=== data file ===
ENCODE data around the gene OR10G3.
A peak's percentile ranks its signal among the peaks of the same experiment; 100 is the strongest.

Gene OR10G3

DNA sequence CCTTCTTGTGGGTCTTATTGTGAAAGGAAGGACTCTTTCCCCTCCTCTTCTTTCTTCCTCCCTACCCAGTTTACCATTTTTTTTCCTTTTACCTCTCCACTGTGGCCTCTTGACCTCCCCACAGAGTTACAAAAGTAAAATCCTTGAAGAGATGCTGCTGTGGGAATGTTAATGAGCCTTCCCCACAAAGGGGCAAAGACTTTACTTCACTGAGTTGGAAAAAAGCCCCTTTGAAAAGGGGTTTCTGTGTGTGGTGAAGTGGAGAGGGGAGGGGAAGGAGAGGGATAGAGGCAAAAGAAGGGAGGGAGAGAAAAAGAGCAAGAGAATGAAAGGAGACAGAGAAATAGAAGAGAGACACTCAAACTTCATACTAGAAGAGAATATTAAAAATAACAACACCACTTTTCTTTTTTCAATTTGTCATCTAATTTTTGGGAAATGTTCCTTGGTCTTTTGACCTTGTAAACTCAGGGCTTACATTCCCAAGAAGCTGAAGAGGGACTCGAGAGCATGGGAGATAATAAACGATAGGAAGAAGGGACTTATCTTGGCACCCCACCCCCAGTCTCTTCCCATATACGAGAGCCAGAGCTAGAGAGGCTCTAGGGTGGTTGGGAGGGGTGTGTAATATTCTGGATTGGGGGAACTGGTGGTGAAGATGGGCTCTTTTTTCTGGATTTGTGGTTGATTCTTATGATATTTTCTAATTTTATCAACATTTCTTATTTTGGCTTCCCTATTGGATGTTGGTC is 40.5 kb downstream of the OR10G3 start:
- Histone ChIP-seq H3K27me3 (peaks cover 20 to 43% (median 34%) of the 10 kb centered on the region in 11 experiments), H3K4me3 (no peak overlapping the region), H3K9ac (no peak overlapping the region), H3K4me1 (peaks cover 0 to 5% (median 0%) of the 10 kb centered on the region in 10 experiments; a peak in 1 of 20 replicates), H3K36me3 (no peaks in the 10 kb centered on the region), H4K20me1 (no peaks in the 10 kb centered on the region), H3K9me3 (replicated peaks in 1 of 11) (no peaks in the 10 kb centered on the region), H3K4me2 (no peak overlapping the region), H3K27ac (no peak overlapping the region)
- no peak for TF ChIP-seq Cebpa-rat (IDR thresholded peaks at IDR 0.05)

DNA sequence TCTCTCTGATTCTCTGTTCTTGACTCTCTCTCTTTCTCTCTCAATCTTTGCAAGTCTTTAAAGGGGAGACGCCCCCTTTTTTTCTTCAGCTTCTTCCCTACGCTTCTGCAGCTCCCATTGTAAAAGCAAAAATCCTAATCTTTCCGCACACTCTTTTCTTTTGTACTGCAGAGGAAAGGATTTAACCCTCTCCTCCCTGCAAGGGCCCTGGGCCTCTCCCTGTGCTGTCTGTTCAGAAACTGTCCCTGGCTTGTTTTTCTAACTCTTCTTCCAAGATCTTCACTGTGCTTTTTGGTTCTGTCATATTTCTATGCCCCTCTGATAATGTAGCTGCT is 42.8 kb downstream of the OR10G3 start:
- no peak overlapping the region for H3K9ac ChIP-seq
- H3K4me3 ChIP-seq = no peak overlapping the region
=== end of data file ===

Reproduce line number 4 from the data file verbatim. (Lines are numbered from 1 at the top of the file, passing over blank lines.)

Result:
DNA sequence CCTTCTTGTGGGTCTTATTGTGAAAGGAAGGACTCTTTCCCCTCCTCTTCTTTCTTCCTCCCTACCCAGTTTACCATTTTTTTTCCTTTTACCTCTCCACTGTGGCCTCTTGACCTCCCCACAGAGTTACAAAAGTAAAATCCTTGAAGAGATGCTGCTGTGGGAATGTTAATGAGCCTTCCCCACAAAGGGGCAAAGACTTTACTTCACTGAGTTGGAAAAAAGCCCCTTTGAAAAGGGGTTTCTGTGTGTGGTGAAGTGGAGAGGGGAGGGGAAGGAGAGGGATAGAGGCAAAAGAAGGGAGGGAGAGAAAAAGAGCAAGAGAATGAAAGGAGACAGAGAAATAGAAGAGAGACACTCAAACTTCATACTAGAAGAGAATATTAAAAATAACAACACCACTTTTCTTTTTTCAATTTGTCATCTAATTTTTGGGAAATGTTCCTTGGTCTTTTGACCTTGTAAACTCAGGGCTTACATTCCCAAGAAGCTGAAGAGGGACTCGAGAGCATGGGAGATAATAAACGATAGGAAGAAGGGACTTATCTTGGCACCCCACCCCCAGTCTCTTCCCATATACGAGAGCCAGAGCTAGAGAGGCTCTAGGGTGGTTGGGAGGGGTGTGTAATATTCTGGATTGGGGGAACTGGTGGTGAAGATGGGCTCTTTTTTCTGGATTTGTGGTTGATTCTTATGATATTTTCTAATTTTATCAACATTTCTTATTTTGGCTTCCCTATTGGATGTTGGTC is 40.5 kb downstream of the OR10G3 start: